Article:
'Last week a tigress attacked two men at Dhikala. This time of the year is very risky,' says our guide, Shammi.
It's not exactly the chocolates-by-the-bed welcome one might have hoped for at one of Asia's prime safari destinations, but then Corbett National Park, in the state of Uttarakhand, in northern India, has always been more about the creatures than the comforts.
Established in 1936, India's first national park remains one of the country's great wildernesses. It is home to more than 50 species of mammal, including about 85 leopards and 600 elephants, and 600 species of bird. But one creature overshadows all others: the tiger.
According to the latest national census of the big cats, India has an estimated 1,400 tigers, of which almost 10 per cent are in Corbett. Despite the numbers, however, Corbett is far from being the country's most reliable tiger-sighting destination. The dense sal forest, with its thick undergrowth of lantana, means only about 10 per cent of visitors see a tiger.
To improve the chances of glimpsing Corbett's feline star, it's best to come in the last week of the season, in the glare of summer, just days before the monsoon is due to strike. It's a time when the forest has died back, waterholes are scarce and grass cover is minimal after winter burn-offs. But there are disadvantages: days of more than 40 degrees Celsius and, this year, a rather troubling tigress and her four cubs.
A week before our visit, the tigress seized a Dhikala worker by the throat as he opened the door to his room. Another man was clawed across the chest. Both men survived and, for the moment, the cat has been allowed to turn Dhikala, the major visitor centre, into her private fiefdom.
Guests are under virtual night curfew, confined to a barracks-like room. In the bathroom, cold water pours from a pipe in vague imitation of a shower and a ceiling fan turns only when electricity bothers to flow. The phrase 'luxury safari' is about as distant as Africa.
No walking is allowed in the park, except to a watchtower near Dhikala, and even this has been closed because the tigress has been attacking vehicles nearby.
It is at dawn or through the late afternoon that guests stir, journeying out from Dhikala on the backs of elephants or in open-top Jeeps. The five 'safari elephants' are normally in high demand but visitor numbers are low because the dormitory accommodation, with its outhouse toilets, has been closed due to the potential for attack.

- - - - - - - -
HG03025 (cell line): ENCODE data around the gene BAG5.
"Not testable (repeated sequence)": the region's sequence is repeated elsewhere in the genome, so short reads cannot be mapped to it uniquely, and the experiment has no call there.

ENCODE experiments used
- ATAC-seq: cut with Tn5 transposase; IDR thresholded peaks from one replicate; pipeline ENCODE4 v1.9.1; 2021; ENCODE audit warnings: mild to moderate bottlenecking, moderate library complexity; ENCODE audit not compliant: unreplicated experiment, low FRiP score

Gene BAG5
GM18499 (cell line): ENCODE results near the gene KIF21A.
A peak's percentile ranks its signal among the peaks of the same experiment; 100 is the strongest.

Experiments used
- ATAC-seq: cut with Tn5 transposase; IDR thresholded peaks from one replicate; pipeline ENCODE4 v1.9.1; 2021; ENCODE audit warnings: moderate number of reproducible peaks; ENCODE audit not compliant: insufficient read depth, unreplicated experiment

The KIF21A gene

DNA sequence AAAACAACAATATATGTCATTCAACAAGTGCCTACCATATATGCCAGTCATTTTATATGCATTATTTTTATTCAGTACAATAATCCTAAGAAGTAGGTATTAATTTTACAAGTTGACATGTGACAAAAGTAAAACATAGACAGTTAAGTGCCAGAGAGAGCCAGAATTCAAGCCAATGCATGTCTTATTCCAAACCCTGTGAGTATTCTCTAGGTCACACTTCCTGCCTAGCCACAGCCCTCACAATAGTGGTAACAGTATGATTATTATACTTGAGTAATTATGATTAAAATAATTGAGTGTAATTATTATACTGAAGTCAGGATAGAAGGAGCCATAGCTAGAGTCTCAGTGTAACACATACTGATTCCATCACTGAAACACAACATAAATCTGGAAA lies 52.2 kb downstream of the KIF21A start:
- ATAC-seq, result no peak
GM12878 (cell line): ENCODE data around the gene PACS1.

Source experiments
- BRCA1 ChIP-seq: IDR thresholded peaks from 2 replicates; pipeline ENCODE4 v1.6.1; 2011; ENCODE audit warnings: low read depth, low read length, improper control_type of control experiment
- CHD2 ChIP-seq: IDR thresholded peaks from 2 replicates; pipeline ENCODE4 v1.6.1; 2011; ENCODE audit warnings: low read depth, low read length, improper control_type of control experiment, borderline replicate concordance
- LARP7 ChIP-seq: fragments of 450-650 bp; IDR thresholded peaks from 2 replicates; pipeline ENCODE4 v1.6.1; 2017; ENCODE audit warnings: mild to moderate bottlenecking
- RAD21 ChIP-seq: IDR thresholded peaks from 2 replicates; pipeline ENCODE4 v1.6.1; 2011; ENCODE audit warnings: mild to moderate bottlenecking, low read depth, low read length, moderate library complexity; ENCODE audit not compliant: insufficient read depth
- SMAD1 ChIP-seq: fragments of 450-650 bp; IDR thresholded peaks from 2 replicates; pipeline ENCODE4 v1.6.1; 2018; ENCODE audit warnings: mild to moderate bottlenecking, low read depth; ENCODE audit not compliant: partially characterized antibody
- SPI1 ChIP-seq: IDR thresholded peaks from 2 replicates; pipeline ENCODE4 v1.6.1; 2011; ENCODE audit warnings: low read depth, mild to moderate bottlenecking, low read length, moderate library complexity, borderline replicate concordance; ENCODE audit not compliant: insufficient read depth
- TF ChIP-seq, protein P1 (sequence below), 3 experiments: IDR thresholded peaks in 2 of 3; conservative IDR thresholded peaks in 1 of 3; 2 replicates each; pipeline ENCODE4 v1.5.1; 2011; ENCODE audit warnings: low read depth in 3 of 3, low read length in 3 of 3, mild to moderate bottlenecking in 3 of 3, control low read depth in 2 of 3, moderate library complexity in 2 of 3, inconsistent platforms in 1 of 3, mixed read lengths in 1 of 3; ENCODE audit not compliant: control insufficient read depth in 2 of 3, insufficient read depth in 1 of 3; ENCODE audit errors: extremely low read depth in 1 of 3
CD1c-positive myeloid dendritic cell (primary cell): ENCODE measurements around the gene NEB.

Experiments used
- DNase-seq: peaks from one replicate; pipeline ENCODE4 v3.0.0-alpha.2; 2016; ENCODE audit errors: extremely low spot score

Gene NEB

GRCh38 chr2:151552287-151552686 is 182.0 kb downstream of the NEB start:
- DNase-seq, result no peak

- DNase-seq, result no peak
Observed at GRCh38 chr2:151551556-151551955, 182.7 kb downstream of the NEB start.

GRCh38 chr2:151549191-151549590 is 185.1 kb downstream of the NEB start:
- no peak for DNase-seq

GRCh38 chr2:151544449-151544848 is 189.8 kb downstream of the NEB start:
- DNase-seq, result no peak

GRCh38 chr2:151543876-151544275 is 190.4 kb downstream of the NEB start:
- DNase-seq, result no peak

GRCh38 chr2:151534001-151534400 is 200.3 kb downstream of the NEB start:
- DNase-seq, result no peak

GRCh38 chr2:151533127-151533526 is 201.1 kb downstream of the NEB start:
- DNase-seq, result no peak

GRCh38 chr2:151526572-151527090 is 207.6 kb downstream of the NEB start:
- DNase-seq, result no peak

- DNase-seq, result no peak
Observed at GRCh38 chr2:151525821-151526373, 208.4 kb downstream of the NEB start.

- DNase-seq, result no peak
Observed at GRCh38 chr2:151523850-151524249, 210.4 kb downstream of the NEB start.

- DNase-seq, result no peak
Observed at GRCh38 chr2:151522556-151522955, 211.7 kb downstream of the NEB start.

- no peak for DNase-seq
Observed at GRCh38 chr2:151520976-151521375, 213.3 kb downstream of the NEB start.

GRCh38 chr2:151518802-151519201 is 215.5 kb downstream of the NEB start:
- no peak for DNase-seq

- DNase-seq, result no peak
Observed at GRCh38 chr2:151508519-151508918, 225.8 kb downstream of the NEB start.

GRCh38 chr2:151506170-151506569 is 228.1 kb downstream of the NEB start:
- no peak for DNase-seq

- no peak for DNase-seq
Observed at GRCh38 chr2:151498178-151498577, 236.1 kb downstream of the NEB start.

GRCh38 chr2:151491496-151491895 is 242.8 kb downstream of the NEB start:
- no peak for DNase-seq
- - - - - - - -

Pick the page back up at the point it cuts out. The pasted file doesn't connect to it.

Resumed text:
'There's something big creeping around there. Start the engine,' squeaks Dave, a jittery Englishman, from the back of a Jeep. What startled him, though, turns out to be langur monkeys high in the forest canopy.
Within minutes of leaving Dhikala, we come across a herd of elephants grazing on the sweeping grassland. Among them are a dozen babies, wrestling, chasing, playfully boisterous. The largest female in the herd advances on the Jeep, agitated. Shammi steps on the accelerator and speeds away as the elephant gives chase.
While patrolling the edge of the grassland, having passed langurs, rhesus macaques, sambar deer, spotted deer, jackals and wild boar, Shammi spots pug marks - as tiger footprints are called - on the road. It rained through the night and morning, which means the tiger could have been here only in the past hour. We suddenly feel watched and Dave frets about the possibility of the Jeep stalling, turning us into canned meat.
We follow the pug marks until a herd of spotted deer sprint from the forest, almost taking the Jeep with them. A lone stag stands a twitchy watch. Shammi switches off the engine and we wait. Were the deer spooked by a tiger?
The silence is soon broken by a loud English voice.
'Oh, I wouldn't mind a photo of that stag,' Dave says, announcing our presence and annoying everyone.
Back at Dhikala for breakfast, the inevitable stocktaking of sightings begins. One lucky group did spot a tiger; in fact, they saw two.
That evening we clamber aboard an elephant and lope back out through the grassland. Entering the forest, the elephants graze on the cannabis that grows freely and naturally through the park. Near a fresh kill, beside an artificial water hole, we come across the pug marks of a pair of year-old tiger cubs. The elephant blasts a note of displeasure. It has smelled the cubs; they are still here. The reluctant elephant is urged through the cannabis, trying to flush the tigers out, but they elude us.
That night, we must elude them. Soon after we finish dinner, the tigress and her cubs appear outside the restaurant, although unseen by guests, and we are hurried into our rooms.
For two days life follows this pattern: tiger teases on safari and tiger threatens in camp. By the final night it seems clear that, although the park's tigers have undoubtedly seen me, I won't be seeing them. I've come so far to see a tiger but the only creature that has tried to attack me was a rhesus macaque. (I was sitting between it and a discarded chapati.)
On the final morning, the tigress brings us something of a gift. By the river, about 50 metres below Dhikala, she's made a kill and is prowling through the grass, staring up the hill, watching us watching her, as the cubs tear at the carcass. I look closely at the remains, but they aren't those of Dave; he is here, as excited as a chimpanzee. They may be at a safe distance, but at last I've seen my tigers.
Getting there: Cathay Pacific (www.cathaypacific.com) flies from Hong Kong to Delhi. A train operates between Delhi and the town of Ramnagar, at the park's edge. Jeeps are easily arranged (about 500 rupees/HK$100 per three-hour safari) in Ramnagar.
Where to stay: a morning ballot for rooms, which cost about 1,200 rupees a night, is conducted at the Project Tiger office in Ramnagar. The eastern edge of the park is lined with safari resorts but there are rules limiting the amount of time you can spend in the reserve and where you can travel.